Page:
Hip-hop became a refuge of sorts. It served as an escape from the brutal realities of systematic sujugation with its lessons of rebellion. He instead found a cool way to express his concerns about the state of racial differences in Paarl. Back in 1993, he was part of the Funk-Shun 3 (FS3) trio, the first ever hip-hop group out of Paarl. It consisted of Bulbs, Ace High (R.I.P.) and himself. Their genuine love for hip-hop as a medium of artistic expression brought them together. Fast forward to 2013, he has singularly chosen to put the status quo of apartheid, on blast, lyrically.

Afrikaans is a language he proudly declares as one that represents his true self and allows him to authentically express his brown experience. Fans love the lyrics, whether they can understand them or not; they appreciate the flow and craftsmanship. A friend from France told him once that, despite not understanding the lyrics, he can ‘catch the substance’. Currently his music is more revolutionary than when he first started because there is a greater urgency now, since Paarl is still racially divided as ever.

Given the racially charged history of Paarl, which was built on the backs of 63,000 slaves brought from the Indian Ocean islands, Indonesia, Arabia, etc, add to the indigenous people (KhoiSan) who were also enslaved, it is no surprise his music is extremely forthright, conscious, and reflective. In the years past, he tells me that racial classification had it that white people were 1st class citizens, whilst the blacks were 3rd class. Post apartheid, the opposite is true albeit the fact that whites still retain the most economic power. In both instances, the brown people have continually been overlooked. Due to this marginalization, he has taken it upon himself to be the voice for “a people with no definite heritage and culture because the workings of racism ensured that the brown people have no link to their own history”.  His main objective is to show his people that their cultural and economic contribution in South Africa’s past, present, and future is just as significant as others. For this reason, he has become a tireless social advocate for his generation and people.

Clearly, he takes a no holds barred approach to music. He lays bare his soul in his works. Flêtse Maniere, his 2009 first digital album release was well received. It is a testament of the rawness with which he approaches music and a “play by play account of his formative years growing up in the flêtse of Paarl.” In it he featured his fellow Afrikaans rapper, Cream who is heralded as the next MC. In terms of collaborations, in the past, he has worked with fellow minded artistes like Scalywag, Cream, Ben Sharpa, Scott Williams, Tristram Atkins, Sketch, Maddstone, Ameen Harron, Nyambz, Griffie, Slim X and the list goes on. The Fokn Bois, Kid Koala, Immortal Technique are many among the group of artistes he would like to work with in the future.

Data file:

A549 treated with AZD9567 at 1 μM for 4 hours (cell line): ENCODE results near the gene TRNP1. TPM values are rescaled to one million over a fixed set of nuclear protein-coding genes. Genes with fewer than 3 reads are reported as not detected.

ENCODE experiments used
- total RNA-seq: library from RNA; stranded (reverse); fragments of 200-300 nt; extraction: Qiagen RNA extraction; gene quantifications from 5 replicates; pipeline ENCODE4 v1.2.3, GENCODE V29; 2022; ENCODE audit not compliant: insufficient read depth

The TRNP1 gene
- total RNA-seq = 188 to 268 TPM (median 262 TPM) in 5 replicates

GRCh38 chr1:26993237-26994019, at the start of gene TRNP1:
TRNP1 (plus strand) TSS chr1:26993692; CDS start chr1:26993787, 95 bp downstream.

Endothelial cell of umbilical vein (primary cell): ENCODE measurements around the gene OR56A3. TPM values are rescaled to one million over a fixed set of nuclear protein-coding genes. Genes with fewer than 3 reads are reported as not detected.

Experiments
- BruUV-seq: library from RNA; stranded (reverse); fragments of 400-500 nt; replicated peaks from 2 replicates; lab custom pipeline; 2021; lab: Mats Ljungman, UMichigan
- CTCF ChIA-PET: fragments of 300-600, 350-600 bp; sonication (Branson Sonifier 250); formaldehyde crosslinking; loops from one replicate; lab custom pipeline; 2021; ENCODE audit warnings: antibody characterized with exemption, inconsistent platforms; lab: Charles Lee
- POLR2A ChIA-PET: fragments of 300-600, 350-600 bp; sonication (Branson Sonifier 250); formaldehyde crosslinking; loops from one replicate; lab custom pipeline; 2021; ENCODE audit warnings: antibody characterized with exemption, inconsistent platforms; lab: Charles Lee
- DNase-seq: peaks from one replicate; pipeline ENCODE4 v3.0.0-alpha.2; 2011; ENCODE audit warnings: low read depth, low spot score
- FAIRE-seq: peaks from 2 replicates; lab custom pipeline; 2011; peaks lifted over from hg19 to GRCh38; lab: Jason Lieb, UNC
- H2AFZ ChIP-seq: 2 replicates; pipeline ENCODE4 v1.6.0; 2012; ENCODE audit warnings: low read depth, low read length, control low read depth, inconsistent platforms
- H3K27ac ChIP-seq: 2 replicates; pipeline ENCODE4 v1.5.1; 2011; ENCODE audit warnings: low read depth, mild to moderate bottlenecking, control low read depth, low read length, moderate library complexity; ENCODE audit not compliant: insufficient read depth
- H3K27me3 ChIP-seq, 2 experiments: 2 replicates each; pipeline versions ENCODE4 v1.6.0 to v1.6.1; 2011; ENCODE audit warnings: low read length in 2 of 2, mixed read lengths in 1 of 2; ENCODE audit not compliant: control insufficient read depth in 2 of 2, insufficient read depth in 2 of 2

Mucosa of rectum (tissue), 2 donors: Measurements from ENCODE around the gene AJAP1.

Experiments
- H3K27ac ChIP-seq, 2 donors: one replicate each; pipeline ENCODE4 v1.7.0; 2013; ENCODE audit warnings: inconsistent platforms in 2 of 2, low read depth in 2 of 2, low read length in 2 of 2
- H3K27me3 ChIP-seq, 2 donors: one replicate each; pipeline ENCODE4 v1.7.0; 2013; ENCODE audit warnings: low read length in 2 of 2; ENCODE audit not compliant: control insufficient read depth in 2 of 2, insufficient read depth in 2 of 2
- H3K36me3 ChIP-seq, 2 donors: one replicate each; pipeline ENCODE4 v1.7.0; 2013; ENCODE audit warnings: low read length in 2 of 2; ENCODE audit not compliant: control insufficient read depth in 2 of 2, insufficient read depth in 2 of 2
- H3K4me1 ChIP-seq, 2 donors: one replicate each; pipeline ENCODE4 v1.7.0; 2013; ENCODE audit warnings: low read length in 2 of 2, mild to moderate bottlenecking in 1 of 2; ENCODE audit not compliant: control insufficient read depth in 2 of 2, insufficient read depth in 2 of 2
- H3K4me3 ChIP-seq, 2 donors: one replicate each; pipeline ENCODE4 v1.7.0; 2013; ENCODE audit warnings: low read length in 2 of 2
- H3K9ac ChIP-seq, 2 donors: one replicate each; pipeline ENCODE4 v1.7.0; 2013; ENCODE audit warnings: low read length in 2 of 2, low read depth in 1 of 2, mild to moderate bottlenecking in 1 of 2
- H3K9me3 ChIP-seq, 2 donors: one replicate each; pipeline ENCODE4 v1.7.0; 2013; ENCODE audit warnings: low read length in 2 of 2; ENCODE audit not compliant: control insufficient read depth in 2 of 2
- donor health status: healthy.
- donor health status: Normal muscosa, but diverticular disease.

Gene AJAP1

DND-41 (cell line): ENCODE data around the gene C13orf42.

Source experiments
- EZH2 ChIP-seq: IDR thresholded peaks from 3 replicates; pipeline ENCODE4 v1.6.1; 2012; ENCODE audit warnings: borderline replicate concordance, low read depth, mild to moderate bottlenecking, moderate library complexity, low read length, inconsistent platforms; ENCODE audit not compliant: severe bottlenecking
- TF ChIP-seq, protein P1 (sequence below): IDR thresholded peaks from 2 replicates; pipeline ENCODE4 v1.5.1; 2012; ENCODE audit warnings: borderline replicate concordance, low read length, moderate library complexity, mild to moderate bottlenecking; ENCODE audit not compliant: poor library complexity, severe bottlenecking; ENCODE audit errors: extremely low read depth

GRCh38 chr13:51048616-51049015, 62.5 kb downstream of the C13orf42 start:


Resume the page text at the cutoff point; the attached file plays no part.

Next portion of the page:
Galant, is his next full length second album which he is currently prepping to release. He produced all the songs. A sneak peek into what’s in store for his fans reveals music that has been sampled off of all types of recorded Afrikaans media. From vinyl to VHS, simply put, it’s an album of Afrikaans rap over Afrikaans sampled beats. It’s really nice to listen to he muses.

Meanwhile, make sure to support Jaak by watching his ‘Bravo Papa’ song and video from his forthcoming album, Galant. The video content is quite heavy and is influenced by several incidents which involve corrupt cops not handling their business.  If you are looking to wild out to records, you might want to go to a club. Jaak is all about spitting that intellect, unapologetically.

Peace, love and elbow grease!






Leave a Reply

Fill in your details below or click an icon to log in:

WordPress.com Logo

You are commenting using your WordPress.com account. Log Out /  Change )

Google+ photo

You are commenting using your Google+ account. Log Out /  Change )

Twitter picture

You are commenting using your Twitter account. Log Out /  Change )

Facebook photo

You are commenting using your Facebook account. Log Out /  Change )


Connecting to %s